The Mormon church ramped up its opposition this week to Proposition 2, which would allow medical cannabis in Utah, even as faith leaders insisted they support patients using it under strict controls.
The LDS Church’s opposition to Proposition 2 pits it against a tough foe: faithful members who already use medical cannabis. This isn’t the first time they have voiced their opinion against legalization either.
At a news conference Thursday with state heavy hitters, a leader in The Church of Jesus Christ of Latter-day Saints took the unusual step of speaking publicly against the ballot initiative being decided by voters in November.
The church is “deeply concerned” the proposal doesn’t have enough oversight, said Jack Gerard, a member of a midlevel global church leadership panel.
“We are deeply concerned by the history of other states that have allowed medical and recreational use of this drug … and have experienced serious consequences to the health of its citizens,” Elder Jack N. Gerard, flanked by politicians, medical professionals and other church leaders, said at a news conference at the state Capitol.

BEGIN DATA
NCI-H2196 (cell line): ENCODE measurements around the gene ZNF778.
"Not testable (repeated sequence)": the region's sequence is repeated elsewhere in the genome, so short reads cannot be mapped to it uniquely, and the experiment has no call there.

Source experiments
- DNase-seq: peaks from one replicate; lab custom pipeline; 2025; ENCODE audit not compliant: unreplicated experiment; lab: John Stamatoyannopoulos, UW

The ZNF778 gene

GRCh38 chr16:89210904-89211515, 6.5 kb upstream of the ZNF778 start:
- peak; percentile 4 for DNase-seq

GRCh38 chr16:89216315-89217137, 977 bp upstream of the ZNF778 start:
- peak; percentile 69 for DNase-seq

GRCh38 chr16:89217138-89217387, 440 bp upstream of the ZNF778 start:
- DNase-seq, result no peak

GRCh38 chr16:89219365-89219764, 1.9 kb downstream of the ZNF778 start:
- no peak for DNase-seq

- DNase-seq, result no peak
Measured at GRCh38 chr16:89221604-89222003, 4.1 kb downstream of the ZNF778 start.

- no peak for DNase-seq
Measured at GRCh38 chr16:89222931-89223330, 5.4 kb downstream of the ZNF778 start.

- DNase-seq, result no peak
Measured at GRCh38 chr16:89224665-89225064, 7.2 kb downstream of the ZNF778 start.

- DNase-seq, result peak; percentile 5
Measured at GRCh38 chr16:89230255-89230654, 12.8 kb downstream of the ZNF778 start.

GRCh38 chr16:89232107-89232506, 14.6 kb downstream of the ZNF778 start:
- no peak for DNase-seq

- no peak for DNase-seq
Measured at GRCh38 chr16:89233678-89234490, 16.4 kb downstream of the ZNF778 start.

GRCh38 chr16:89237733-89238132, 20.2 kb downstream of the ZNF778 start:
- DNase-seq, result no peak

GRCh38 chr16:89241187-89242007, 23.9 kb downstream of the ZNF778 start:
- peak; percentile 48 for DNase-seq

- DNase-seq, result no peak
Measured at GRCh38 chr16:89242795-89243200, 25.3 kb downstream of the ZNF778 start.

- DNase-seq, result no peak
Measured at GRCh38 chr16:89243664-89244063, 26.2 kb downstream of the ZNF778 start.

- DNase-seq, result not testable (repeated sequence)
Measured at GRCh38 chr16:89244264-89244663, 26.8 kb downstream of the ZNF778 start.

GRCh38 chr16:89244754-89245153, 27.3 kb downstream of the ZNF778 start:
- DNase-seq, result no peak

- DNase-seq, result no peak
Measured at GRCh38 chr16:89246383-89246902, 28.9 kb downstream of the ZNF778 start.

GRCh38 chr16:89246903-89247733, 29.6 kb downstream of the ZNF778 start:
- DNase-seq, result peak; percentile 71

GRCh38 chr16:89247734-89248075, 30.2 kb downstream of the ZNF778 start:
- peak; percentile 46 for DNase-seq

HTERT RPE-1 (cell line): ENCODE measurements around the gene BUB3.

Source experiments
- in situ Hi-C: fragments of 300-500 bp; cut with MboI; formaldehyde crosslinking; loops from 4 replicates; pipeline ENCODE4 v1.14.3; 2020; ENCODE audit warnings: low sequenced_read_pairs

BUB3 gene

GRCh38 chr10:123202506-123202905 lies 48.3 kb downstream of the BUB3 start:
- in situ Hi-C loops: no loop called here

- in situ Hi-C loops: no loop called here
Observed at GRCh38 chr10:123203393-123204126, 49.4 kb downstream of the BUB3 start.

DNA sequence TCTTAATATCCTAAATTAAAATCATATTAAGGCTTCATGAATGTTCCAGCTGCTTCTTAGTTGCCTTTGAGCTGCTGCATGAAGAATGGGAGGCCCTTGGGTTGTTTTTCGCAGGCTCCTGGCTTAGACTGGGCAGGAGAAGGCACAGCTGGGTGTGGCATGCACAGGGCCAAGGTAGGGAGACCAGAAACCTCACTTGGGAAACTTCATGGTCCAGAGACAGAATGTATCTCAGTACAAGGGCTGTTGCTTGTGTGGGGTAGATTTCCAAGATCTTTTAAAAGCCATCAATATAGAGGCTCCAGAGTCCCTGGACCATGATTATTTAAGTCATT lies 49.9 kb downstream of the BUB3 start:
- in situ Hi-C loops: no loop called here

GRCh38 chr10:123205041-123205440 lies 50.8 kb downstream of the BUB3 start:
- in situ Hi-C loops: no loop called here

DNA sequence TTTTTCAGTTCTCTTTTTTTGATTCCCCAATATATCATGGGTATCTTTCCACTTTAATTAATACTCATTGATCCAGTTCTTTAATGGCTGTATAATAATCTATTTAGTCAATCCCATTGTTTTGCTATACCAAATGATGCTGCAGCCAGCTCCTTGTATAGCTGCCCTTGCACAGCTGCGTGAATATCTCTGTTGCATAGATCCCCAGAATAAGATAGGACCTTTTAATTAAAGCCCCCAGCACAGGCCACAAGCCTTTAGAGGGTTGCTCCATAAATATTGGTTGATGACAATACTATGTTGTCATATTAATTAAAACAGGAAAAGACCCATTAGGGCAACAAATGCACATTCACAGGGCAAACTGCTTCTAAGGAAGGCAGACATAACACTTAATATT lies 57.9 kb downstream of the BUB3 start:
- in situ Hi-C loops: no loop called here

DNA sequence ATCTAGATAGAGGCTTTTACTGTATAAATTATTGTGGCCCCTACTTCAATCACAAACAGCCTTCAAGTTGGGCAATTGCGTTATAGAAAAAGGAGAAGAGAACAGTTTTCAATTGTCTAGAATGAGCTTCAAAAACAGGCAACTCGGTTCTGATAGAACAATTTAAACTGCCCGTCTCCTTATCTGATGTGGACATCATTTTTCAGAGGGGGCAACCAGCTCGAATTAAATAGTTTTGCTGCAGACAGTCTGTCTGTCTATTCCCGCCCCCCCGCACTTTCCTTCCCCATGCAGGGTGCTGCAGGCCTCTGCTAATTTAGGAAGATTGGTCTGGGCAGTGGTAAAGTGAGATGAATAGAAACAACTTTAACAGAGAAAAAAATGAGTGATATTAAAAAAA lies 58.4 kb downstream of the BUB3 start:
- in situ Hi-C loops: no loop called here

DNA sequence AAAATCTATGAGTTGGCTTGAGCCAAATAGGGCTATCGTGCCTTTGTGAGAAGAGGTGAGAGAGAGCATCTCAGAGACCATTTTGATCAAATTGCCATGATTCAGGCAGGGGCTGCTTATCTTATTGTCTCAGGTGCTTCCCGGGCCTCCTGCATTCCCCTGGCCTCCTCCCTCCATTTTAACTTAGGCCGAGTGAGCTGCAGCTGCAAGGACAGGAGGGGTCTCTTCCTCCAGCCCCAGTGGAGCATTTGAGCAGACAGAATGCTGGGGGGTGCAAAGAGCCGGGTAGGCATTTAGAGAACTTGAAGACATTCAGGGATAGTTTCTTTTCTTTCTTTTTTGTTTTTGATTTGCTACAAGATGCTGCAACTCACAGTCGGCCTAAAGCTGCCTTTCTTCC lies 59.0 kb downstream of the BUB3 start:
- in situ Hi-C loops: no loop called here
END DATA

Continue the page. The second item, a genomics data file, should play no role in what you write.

If the church announced that marijuana use would put members at odds with the faith, the man said, he would have given up the tinctures and dealt with the tremors.
“My standing in the church is very important. My beliefs in the church are important to me and to my life,” he said. “If the church came out and said cannabis use is prohibited, the chances are I’d probably follow the church — as bad as that is.”
Here are the basics behind the situation:
- The Utah Medical Cannabis Act would create a state-regulated market with potentially about 20 licensed dispensaries, as well as cultivators, processors and independent testers.
- It would allow patients with certain medical conditions to use Medical Marijuana in a number of forms, but would ban smoking.
- Opponents say the measure could lead to recreational marijuana
The Drug Safe Utah coalition that pushed back against the plan Thursday included doctors, police officers and public figures such as Utah Jazz president Steve Starks.
This isn’t the first time the Mormon church has weighed in on the issue.
In May, the church issued a statement citing an analysis that had raised “grave concerns” about the initiative and warned of “serious adverse consequences” if it became law.
Coalition members said Drug Safe Utah had carried out a “number of fraudulent activities” in trying to persuade people to remove their names from the initiative. They alleged opponents were using several deceptive tactics, and cited a video, apparently recorded by a voter, showing a canvasser from the opposition group making several misstatements — including that she was an employee of a county clerk’s office.